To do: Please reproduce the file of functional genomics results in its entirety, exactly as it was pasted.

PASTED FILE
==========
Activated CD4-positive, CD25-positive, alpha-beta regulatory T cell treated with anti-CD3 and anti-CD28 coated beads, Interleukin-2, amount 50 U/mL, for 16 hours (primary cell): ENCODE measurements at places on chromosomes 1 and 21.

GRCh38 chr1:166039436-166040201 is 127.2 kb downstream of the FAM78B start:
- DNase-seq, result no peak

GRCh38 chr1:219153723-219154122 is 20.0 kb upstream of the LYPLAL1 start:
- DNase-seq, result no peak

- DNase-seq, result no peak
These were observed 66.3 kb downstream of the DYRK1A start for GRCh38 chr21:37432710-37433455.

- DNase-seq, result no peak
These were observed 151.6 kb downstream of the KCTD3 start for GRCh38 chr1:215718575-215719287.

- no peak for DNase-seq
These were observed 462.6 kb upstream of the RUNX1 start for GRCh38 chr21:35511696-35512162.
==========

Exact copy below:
Activated CD4-positive, CD25-positive, alpha-beta regulatory T cell treated with anti-CD3 and anti-CD28 coated beads, Interleukin-2, amount 50 U/mL, for 16 hours (primary cell): ENCODE measurements at places on chromosomes 1 and 21.

GRCh38 chr1:166039436-166040201 is 127.2 kb downstream of the FAM78B start:
- DNase-seq, result no peak

GRCh38 chr1:219153723-219154122 is 20.0 kb upstream of the LYPLAL1 start:
- DNase-seq, result no peak

- DNase-seq, result no peak
These were observed 66.3 kb downstream of the DYRK1A start for GRCh38 chr21:37432710-37433455.

- DNase-seq, result no peak
These were observed 151.6 kb downstream of the KCTD3 start for GRCh38 chr1:215718575-215719287.

- no peak for DNase-seq
These were observed 462.6 kb upstream of the RUNX1 start for GRCh38 chr21:35511696-35512162.